by Donna Turner
Malaysia’s regime of labour control has been shaped by its origins in the colonial era when Chinese and Indian workers were imported to develop the tin mines and rubber plantations. The British administration extended considerable power to employers in the management of the labour force, and the working class received little by way of welfare assistance during periods of economic fluctuations. Workers experienced high levels of income insecurity as wages fluctuated according to commodity prices. The regime of labour control relied heavily on physical coercion and repression and on the vulnerability of the labour force to repatriation.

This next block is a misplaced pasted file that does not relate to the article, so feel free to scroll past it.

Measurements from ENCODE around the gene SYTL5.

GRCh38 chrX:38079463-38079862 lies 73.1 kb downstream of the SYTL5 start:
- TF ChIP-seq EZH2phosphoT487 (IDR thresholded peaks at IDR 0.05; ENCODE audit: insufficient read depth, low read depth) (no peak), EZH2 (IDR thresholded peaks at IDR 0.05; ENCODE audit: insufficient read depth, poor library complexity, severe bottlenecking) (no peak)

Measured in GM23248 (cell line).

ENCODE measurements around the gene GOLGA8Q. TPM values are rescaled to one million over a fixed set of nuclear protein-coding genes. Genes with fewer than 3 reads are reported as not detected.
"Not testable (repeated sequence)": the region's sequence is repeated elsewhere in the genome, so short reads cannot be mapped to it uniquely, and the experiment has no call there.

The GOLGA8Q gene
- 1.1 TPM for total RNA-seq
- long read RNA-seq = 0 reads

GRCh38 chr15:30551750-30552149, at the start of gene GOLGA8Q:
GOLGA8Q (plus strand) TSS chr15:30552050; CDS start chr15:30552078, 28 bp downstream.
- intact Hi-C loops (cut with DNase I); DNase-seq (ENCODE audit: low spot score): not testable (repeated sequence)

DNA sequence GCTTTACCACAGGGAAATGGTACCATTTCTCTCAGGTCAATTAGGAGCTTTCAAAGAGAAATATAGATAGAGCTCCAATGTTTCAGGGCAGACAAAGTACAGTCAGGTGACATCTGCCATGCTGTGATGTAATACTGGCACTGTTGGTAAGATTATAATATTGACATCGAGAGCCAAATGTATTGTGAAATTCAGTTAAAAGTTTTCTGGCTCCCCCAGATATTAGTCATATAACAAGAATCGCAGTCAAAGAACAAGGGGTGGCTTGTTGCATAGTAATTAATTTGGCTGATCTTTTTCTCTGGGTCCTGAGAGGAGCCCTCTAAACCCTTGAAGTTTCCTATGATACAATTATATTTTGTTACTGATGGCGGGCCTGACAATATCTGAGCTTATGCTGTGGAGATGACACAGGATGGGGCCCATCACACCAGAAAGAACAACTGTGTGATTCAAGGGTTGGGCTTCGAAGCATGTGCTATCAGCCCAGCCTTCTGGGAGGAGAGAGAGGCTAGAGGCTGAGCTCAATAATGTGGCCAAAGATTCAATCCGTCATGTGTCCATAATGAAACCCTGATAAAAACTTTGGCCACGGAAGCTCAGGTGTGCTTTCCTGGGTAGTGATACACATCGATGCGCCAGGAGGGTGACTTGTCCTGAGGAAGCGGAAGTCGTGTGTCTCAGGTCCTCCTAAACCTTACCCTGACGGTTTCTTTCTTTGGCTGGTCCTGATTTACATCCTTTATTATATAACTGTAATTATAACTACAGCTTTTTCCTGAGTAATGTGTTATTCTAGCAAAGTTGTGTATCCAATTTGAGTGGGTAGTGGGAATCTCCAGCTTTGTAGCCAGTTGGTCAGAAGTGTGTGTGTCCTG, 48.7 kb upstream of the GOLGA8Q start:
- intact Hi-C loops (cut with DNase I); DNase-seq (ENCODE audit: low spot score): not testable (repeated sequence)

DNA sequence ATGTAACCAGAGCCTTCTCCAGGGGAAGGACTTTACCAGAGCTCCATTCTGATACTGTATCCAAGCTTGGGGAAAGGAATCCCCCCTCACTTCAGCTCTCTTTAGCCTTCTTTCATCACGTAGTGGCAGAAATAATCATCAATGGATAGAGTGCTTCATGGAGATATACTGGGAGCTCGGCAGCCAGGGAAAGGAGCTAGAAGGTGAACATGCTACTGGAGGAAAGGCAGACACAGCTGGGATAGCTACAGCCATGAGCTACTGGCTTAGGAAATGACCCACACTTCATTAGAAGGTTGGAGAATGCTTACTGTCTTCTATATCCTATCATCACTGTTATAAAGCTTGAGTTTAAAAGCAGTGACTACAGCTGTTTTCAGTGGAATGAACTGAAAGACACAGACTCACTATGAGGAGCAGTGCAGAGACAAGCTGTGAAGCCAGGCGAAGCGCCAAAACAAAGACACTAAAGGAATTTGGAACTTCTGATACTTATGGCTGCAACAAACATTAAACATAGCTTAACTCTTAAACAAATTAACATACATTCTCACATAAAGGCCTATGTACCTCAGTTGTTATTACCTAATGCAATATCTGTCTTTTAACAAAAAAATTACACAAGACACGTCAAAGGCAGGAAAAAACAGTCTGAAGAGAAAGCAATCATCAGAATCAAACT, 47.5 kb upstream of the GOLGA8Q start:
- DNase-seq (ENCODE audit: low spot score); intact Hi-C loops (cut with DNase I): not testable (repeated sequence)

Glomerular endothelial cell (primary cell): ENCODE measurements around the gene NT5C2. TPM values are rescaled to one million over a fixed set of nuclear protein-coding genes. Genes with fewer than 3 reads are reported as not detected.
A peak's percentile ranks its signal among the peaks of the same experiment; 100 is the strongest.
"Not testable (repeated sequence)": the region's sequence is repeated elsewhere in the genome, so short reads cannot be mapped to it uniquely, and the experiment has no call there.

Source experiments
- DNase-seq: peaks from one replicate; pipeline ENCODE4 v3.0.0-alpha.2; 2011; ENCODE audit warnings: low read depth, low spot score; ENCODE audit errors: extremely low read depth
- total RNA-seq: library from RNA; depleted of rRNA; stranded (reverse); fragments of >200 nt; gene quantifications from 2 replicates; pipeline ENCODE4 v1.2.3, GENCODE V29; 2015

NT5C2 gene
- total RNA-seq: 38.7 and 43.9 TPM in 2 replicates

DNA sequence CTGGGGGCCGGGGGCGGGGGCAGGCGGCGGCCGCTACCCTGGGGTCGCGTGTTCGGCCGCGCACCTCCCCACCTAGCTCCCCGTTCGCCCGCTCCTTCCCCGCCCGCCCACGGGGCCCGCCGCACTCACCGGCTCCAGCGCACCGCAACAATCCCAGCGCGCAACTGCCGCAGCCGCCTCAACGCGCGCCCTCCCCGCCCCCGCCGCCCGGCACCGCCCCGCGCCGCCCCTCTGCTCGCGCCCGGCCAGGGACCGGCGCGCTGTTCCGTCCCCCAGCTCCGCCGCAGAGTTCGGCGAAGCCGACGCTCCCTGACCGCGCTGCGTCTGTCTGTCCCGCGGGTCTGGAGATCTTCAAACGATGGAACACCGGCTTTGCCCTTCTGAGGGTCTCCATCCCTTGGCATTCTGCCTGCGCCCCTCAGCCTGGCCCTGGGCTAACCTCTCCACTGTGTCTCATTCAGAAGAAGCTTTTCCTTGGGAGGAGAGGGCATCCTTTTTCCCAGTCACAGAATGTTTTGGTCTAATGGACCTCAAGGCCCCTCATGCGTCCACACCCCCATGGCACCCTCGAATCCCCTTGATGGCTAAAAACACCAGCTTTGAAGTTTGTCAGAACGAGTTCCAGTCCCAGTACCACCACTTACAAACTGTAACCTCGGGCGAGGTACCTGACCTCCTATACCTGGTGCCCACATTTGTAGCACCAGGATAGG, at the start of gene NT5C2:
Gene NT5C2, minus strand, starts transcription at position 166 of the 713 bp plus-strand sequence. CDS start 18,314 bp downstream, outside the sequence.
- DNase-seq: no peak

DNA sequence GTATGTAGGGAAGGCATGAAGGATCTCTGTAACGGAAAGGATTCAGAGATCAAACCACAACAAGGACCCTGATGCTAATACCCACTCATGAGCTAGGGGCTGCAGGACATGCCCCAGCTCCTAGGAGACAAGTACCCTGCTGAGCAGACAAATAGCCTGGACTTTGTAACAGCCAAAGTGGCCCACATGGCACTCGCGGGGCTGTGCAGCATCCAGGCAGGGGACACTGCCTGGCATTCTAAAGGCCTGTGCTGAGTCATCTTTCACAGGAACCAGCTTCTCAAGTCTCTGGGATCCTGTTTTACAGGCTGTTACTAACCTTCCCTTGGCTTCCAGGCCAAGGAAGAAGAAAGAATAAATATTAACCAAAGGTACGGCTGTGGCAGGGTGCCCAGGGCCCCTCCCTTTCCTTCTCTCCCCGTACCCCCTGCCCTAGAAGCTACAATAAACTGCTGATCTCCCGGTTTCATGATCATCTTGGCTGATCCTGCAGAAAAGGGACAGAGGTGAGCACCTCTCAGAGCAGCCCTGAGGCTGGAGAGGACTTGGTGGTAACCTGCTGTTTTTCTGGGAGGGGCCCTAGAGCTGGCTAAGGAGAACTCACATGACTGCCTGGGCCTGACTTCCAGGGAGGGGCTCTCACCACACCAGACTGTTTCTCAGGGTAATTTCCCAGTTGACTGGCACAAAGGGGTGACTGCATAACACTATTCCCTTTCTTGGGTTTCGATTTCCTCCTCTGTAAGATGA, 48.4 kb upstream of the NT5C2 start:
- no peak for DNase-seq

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Source : Review of Indonesian and Malaysian Affairs, vol. 39, no. 2 (2005), pp 45-68.